WASHINGTON – Mosque-attending Muslims are very interested in participating in their community and in politics,according to a study released Tuesday.
About 93 percent of participants support community and political involvement,and 68 percent are registered to vote. The study,from the Institute for Policy Study and Understanding,surveyed leaders at 33 Detroit-area mosques and about 1,300 Muslims from the 12 largest.
“There is definitely a growing interest in the Muslims in America to become more involved in the political process,” said Jane Smith,a professor at Hartford Seminary's Duncan Black Macdonald Center for the Study of Islam and Christian-Muslim Relations.
“Muslims are recognizing that if they can make their voices be heard and can agree on a political candidate,they can be very influential in American politics,” Smith said.
About 85 percent of survey participants disapprove of President George Bush's job in office,the study found.
The Council on American-Islamic Relation,an organization aimed at promoting a positive image of Muslims,estimates there are 7 million Muslims in the United States. Metro Detroit has the highest Arab population outside the Middle East,the group says.
“This is definitely a community that has a strong political clout,” said Rabiah Ahmed,a spokeswoman for the council.
The study was conducted in part to increase public awareness of Islam.
“There is a lack of information about this group,” said Farid Senzai,who is the research director at the institute,a Michigan-based think tank that focuses on Islamic issues.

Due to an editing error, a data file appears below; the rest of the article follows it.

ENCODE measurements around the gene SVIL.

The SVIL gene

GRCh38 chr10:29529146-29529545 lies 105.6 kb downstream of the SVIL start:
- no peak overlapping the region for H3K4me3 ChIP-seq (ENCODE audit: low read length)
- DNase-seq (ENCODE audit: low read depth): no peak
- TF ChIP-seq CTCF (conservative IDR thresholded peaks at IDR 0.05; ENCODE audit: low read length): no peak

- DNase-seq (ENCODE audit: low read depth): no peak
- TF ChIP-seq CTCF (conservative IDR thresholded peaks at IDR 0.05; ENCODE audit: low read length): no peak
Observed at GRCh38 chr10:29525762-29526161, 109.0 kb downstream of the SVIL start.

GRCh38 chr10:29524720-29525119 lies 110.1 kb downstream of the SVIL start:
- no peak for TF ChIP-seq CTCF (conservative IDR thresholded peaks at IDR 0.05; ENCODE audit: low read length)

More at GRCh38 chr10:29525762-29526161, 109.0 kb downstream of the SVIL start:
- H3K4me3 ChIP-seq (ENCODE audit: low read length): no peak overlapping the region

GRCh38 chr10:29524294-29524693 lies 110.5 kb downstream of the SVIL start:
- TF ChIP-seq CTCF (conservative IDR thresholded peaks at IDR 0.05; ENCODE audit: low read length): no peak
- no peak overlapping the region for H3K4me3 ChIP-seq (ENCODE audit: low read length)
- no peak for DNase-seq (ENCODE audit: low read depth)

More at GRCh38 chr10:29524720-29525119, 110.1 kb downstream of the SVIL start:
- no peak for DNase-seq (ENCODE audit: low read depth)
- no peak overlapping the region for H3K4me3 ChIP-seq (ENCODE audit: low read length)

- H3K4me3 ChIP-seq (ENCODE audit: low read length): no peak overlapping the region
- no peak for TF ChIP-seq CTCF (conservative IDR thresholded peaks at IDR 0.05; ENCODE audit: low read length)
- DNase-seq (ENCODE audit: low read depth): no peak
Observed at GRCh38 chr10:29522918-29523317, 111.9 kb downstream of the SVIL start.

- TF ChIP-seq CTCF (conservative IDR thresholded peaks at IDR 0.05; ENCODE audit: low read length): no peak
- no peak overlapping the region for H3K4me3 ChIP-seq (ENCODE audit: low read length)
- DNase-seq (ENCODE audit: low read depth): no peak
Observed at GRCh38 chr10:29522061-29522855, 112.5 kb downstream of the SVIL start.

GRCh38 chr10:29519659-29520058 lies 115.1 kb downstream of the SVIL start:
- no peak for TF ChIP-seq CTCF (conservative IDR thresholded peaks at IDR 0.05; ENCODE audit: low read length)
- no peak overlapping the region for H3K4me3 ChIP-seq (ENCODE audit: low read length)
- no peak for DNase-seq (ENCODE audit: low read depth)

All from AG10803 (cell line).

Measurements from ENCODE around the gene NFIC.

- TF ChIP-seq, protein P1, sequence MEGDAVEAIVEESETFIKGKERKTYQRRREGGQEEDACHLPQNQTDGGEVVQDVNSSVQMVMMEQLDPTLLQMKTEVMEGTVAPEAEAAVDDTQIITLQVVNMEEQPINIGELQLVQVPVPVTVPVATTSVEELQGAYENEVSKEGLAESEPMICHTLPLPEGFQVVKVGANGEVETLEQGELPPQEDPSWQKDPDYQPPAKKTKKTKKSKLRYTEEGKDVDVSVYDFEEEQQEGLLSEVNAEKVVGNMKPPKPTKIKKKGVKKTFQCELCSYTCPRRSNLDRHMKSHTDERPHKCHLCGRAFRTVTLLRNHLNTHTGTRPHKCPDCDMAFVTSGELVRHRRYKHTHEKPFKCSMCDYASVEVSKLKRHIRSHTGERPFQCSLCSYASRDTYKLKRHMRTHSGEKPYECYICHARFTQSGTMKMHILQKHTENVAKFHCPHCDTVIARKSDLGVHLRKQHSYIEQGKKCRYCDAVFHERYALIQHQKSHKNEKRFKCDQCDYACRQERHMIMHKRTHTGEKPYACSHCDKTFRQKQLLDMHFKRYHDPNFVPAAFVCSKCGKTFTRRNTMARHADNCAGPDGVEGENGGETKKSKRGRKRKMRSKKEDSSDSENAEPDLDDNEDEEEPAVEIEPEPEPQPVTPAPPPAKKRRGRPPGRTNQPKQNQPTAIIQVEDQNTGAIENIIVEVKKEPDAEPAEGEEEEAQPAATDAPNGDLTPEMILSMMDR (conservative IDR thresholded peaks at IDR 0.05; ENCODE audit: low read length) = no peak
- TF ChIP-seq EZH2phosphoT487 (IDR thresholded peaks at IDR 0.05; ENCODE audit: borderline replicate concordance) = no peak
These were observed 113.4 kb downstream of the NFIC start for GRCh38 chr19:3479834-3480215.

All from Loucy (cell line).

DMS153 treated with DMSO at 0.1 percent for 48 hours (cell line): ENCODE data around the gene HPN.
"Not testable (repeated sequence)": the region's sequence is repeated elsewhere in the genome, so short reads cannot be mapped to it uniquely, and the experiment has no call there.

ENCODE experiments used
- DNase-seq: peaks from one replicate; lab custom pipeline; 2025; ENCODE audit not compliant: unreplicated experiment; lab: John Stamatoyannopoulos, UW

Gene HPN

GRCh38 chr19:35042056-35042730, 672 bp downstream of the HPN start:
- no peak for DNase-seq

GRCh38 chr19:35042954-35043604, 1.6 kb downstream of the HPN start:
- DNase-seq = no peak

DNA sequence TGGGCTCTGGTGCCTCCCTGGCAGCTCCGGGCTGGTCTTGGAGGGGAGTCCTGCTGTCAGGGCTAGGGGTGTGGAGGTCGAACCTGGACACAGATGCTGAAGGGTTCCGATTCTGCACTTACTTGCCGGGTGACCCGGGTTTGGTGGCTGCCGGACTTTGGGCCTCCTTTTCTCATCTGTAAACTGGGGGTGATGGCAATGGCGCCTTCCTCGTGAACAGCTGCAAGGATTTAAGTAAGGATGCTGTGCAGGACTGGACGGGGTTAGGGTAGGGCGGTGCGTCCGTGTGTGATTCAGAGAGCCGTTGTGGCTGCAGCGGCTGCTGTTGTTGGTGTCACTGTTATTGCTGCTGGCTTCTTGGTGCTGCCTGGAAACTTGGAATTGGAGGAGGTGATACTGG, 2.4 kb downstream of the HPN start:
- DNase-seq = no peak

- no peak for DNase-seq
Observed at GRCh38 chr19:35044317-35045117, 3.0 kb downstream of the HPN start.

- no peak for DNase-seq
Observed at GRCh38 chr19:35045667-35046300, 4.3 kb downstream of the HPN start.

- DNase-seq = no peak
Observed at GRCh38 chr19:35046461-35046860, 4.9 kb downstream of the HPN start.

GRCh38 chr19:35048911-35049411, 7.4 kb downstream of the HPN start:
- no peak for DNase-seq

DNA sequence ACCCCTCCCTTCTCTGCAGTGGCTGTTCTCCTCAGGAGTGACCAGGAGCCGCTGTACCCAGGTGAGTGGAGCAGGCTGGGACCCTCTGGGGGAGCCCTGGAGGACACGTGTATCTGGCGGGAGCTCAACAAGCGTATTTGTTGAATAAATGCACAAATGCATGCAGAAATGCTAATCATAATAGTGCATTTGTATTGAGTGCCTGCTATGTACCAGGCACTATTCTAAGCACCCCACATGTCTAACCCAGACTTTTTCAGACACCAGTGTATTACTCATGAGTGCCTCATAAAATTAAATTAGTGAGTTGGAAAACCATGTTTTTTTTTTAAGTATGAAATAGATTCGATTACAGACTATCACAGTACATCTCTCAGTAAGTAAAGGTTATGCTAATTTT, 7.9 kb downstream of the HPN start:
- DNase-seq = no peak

Muslims are more likely to hold a flexible approach to Islam,rather than a strict,conservative view,the study found.
“The accusation that the Muslim community is radical … is unfortunately an accusation that is made regularly,” said Ihsan Bagby,the University of Kentucky professor who conducted the yearlong study.
Bagby – a converted Muslim and nationally recognized expert on Islam – said most Muslims hold moderate political and religious views.
According to the study,8 percent of participants follow a very conservative approach to Islam. The largest group,38 percent,prefers a flexible way of understanding their religion.
Two-thirds of Muslims think civil rights and education are the most important political issues,the study found. Foreign policy was third.
John Voll,a professor of Islamic history at Georgetown University here,said surveys on Muslim politics are often agenda-driven,but that Bagby's findings are “not out of line with most opinion surveys.
“I would see the Bagby report as being less agenda-driven than most of the reports out there,” he said.